The federal government has announced fully vaccinated U.S. citizens and permanent residents living there would be able to visit Canada without having to quarantine starting Aug. 9, while tourists from all other countries would be allowed as of Sept. 7.
Health Canada recommends older adults and people with underlying medical conditions get help with errands.
Canada's task force says people can wait up to 16 weeks between doses. There are factors pushing provinces to drastically speed up that timeline, including supply and the more infectious delta variant.
That same task force says it's safe and effective to mix first and second doses.
There is evidence giving a second dose of a Pfizer or Moderna vaccine offers better protection for people who got a first AstraZeneca-Oxford shot. Both Ontario and Quebec are giving people who got a first AstraZeneca dose the option to get a second of the same kind.
Ontario is vaccinating anyone age 12 or older.
People can look for provincial appointments opening up online or over the phone at 1-833-943-3900. Pharmacies continue to offer vaccines through their own booking systems, as do some family doctors.
Local health units have flexibility in the larger framework, including around booking, so check their websites for details. They offer standby lists for doses on short notice and recently, more walk-in options.
Vaccine bookings depend on the supply being sent to health units, which generally aren't reporting the supply problems of previous months.
People may have to show proof of being fully vaccinated to access certain services if there is an autumn surge of cases.
Symptoms and testing
COVID-19 can range from a cold-like illness to a severe lung infection, with common symptoms including fever, a cough, vomiting and loss of taste or smell. Recently, a runny nose and headache have become more common.
Children tend to have an upset stomach and/or a rash.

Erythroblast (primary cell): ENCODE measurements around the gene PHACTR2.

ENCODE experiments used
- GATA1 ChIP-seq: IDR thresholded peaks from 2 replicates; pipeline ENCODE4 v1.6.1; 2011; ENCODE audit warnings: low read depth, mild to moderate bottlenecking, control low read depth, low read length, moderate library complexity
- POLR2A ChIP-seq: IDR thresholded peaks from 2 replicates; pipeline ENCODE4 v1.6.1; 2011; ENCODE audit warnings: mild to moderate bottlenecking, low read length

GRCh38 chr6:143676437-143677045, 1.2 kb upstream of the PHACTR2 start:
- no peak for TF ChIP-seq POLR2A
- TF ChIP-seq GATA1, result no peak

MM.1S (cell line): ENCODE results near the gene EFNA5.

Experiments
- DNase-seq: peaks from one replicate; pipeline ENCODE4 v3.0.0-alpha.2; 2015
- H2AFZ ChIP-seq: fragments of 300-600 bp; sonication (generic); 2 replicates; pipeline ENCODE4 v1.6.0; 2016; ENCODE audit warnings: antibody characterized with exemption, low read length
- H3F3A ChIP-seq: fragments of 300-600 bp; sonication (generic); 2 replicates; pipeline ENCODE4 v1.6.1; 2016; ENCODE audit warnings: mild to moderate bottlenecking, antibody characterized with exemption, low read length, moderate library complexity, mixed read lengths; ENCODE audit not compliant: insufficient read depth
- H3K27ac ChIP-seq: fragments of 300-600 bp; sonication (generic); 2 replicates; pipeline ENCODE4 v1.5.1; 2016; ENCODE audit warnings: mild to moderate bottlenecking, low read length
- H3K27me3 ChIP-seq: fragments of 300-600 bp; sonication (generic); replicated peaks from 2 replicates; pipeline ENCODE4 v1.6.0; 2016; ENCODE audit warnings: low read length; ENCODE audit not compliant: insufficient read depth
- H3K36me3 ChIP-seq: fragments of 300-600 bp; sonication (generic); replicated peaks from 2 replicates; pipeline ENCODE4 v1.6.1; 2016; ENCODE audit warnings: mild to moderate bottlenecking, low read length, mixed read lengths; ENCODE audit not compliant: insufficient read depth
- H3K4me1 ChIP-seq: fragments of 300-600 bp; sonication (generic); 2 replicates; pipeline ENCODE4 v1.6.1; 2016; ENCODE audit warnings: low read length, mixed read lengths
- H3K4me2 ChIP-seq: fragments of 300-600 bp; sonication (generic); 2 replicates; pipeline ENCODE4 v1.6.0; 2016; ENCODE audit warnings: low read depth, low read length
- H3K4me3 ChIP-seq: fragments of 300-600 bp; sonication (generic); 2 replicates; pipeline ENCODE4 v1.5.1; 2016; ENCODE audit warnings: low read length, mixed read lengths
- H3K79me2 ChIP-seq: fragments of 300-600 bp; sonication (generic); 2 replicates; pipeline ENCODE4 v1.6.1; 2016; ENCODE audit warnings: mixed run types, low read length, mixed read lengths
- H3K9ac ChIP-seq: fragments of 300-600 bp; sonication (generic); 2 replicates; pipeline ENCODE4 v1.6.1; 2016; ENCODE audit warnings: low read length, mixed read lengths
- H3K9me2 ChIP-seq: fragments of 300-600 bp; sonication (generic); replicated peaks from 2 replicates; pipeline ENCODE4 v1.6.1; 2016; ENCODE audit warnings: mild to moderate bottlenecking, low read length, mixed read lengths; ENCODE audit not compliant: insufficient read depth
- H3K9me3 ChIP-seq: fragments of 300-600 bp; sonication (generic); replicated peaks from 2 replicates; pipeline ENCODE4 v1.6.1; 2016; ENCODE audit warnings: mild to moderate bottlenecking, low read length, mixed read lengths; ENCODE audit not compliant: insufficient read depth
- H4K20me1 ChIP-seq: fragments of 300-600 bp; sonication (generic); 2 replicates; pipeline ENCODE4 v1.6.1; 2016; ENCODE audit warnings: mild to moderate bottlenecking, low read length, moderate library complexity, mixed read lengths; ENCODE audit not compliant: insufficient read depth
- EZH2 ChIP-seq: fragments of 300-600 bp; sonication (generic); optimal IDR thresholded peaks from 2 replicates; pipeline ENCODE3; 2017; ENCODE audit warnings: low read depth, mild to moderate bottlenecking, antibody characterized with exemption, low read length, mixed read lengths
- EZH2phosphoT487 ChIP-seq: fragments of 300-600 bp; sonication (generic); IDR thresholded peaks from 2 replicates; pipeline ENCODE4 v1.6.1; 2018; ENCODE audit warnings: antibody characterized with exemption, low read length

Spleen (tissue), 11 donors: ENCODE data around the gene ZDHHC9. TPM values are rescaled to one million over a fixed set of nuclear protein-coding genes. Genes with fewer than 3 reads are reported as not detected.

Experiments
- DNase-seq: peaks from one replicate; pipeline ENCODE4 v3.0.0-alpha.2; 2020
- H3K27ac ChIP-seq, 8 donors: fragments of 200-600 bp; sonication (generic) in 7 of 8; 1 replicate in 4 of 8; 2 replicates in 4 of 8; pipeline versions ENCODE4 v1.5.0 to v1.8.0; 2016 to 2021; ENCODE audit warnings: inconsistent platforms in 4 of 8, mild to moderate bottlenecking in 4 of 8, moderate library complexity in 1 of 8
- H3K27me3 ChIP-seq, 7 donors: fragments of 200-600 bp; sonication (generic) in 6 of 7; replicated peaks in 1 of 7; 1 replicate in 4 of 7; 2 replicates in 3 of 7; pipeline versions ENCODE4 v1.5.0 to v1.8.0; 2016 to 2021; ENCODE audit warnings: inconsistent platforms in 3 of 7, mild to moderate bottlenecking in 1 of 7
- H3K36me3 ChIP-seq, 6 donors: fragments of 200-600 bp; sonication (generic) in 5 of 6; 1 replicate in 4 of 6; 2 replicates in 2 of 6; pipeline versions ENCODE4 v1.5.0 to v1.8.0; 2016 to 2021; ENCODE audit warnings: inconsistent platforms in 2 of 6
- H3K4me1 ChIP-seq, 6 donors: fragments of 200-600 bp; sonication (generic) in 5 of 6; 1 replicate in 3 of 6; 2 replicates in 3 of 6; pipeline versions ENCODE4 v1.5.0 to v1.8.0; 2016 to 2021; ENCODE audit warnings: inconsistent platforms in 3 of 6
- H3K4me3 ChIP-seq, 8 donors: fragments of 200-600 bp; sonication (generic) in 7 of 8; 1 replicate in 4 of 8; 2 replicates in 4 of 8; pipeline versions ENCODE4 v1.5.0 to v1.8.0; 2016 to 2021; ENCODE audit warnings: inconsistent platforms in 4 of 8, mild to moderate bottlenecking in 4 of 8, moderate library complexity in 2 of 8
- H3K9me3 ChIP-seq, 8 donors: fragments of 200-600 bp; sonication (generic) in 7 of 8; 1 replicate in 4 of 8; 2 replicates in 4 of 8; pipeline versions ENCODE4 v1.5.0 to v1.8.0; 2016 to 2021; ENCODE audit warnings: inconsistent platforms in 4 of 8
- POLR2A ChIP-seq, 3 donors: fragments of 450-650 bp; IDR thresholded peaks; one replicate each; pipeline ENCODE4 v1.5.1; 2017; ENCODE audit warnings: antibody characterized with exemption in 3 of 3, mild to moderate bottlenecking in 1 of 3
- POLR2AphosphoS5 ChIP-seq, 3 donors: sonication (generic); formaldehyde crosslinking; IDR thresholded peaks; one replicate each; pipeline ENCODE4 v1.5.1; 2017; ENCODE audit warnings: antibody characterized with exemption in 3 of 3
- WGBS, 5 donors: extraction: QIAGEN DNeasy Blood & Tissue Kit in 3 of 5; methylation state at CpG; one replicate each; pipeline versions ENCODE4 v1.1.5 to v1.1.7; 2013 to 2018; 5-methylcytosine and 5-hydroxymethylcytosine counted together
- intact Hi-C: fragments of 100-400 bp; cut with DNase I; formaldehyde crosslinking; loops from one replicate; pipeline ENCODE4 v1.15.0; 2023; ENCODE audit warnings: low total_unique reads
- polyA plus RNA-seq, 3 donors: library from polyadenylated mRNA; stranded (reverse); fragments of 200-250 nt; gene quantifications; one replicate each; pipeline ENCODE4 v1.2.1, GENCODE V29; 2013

If you have severe symptoms, call 911.
In eastern Ontario:
Anyone seeking a test should make an appointment. Check with your health unit for clinic locations and hours.
Ontario recommends only getting tested if you fit certain criteria, such as having symptoms, exposure or a certain job.
Staff, caregivers and visitors who have been fully-immunized and show no symptoms of the coronavirus no longer need to be tested before entering a long-term care facility.
Travellers who need a test have a few more local options to pay for one.
In western Quebec:
Tests are strongly recommended for people with symptoms and their contacts.
Call 1-877-644-4545 with questions, including if walk-in testing is available nearby.
First Nations, Inuit and Métis:
First Nations, Inuit and Métis people, or someone travelling to work in a remote Indigenous community, are eligible for a test in Ontario.
Akwesasne has COVID-19 vaccine clinics, with information online or at 613-575-2341. Anyone in Tyendinaga who's interested in a test can call 613-967-3603 and should watch the website for dedicated vaccine clinics.
Inuit in Ottawa can call the Akausivik Inuit Family Health Team at 613-740-0999 for service, including testing and vaccines, in Inuktitut or English on weekdays.
The last day for Ottawa's Indigenous vaccination clinic is Thursday.
For more information